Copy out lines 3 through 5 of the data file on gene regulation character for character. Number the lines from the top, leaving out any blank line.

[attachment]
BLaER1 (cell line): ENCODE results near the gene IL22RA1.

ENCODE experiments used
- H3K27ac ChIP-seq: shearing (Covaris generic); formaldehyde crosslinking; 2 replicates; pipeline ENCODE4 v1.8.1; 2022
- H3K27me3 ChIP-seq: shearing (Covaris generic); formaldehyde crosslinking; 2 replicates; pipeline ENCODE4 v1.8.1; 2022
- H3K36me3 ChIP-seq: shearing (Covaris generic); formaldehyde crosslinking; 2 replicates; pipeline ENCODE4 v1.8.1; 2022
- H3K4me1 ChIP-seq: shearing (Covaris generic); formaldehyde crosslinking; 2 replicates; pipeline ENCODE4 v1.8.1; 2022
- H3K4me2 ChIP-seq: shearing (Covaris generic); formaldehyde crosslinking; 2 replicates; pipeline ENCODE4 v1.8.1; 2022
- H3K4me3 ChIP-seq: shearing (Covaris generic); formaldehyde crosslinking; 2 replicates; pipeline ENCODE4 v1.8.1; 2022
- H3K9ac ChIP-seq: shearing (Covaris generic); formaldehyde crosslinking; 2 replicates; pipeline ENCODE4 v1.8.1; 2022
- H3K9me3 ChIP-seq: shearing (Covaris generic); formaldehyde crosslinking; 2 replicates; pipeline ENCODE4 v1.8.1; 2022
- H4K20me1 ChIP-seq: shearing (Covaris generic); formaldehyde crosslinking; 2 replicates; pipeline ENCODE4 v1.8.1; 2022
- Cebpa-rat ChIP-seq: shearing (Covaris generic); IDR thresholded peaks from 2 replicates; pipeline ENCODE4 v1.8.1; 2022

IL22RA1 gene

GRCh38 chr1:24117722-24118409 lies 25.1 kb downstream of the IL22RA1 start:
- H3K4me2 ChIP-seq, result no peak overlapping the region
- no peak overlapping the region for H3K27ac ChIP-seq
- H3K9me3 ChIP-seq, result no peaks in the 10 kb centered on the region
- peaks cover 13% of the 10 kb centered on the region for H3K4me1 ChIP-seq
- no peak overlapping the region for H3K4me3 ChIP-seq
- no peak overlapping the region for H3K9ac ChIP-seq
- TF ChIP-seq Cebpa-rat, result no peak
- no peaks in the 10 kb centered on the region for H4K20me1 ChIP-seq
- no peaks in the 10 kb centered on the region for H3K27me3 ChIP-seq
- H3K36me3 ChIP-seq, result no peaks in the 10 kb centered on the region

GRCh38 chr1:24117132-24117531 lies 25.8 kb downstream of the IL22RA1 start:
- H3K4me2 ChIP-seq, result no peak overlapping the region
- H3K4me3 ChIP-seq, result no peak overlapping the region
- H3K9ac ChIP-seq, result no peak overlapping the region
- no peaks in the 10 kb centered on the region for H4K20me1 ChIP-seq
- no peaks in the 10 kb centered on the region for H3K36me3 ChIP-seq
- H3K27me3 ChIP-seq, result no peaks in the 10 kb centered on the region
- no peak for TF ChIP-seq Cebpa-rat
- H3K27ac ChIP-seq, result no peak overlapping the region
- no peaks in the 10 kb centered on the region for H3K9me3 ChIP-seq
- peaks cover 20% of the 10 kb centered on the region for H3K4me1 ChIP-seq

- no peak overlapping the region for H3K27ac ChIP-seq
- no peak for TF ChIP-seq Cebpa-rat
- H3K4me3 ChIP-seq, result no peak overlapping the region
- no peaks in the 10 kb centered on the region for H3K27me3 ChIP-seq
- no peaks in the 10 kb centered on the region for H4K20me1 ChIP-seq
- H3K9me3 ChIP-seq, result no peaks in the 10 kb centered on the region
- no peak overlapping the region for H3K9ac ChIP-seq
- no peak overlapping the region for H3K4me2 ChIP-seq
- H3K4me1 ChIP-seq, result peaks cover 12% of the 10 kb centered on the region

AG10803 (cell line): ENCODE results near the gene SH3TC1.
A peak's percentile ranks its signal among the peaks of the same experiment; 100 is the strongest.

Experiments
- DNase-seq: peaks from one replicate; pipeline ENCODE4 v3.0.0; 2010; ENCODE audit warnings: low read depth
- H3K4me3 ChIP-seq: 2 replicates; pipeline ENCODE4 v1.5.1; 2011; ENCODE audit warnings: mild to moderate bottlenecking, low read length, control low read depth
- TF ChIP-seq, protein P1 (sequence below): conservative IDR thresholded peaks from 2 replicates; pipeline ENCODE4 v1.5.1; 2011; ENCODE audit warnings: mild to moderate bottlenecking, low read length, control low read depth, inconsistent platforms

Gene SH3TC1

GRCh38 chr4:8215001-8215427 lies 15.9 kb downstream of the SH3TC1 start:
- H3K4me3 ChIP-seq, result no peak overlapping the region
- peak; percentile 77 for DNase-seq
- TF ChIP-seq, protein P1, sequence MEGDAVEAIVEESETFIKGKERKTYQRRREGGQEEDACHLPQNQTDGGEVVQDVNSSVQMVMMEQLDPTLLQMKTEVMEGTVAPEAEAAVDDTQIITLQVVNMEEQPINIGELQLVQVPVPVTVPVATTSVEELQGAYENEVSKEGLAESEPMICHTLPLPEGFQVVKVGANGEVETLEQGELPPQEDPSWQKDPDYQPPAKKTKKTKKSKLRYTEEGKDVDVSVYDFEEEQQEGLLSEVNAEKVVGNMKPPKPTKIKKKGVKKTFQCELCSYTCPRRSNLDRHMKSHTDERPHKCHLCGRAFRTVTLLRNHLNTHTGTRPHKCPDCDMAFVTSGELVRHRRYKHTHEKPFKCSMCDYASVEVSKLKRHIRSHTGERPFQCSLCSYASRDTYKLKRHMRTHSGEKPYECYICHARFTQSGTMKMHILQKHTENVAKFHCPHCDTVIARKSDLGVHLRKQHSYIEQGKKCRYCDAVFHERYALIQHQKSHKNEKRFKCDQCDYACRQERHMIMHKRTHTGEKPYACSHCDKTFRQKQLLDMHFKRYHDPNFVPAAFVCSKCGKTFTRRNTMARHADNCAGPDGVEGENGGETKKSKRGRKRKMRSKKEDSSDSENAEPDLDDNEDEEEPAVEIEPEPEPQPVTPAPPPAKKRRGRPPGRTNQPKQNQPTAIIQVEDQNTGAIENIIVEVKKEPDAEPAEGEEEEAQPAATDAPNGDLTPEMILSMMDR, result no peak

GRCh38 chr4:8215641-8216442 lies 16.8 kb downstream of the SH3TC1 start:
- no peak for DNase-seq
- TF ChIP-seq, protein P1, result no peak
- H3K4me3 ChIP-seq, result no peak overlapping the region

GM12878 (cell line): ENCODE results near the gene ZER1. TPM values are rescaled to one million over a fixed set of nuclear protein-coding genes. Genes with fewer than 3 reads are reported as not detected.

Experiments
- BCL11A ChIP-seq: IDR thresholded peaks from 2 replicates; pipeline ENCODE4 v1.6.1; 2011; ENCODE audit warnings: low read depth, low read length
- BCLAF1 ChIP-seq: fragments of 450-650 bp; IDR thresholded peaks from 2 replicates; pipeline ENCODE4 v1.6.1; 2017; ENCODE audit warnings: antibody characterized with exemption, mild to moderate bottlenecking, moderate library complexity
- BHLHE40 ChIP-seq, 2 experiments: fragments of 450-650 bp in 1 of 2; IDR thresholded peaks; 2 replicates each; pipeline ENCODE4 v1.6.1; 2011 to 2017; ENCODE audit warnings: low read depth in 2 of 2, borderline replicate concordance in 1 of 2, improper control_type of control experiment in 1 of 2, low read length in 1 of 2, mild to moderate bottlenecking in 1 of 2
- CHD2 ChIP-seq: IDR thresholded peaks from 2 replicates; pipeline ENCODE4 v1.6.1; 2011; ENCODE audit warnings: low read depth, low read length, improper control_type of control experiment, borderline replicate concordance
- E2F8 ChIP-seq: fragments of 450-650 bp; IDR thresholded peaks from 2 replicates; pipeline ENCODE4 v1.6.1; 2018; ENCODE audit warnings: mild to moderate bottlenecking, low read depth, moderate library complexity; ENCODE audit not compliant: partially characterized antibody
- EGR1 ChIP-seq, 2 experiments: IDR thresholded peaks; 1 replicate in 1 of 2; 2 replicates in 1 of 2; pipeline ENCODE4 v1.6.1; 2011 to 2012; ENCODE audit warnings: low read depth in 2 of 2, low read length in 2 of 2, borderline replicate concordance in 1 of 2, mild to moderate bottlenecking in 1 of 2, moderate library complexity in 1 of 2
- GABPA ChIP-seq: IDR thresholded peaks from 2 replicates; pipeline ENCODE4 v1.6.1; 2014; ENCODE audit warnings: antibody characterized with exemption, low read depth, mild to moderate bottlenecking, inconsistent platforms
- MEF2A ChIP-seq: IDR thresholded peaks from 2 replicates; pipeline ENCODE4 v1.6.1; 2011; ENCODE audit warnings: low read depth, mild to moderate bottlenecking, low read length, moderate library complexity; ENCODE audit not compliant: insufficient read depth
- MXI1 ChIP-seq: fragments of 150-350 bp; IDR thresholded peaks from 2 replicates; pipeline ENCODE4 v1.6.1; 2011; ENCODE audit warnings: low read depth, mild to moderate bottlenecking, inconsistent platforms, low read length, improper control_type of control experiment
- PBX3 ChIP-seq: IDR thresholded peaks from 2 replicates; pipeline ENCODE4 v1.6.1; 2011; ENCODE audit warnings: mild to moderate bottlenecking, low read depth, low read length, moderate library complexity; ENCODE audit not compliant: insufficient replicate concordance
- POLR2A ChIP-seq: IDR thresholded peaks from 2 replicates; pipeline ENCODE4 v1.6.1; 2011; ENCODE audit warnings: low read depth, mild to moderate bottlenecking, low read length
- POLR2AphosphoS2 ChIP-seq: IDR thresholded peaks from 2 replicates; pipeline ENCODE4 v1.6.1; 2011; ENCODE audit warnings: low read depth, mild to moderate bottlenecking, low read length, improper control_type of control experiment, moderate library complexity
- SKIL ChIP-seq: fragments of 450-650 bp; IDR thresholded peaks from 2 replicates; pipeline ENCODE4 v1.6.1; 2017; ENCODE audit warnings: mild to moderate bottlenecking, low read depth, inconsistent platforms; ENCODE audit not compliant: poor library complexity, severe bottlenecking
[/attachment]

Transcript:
- H3K27ac ChIP-seq: shearing (Covaris generic); formaldehyde crosslinking; 2 replicates; pipeline ENCODE4 v1.8.1; 2022
- H3K27me3 ChIP-seq: shearing (Covaris generic); formaldehyde crosslinking; 2 replicates; pipeline ENCODE4 v1.8.1; 2022
- H3K36me3 ChIP-seq: shearing (Covaris generic); formaldehyde crosslinking; 2 replicates; pipeline ENCODE4 v1.8.1; 2022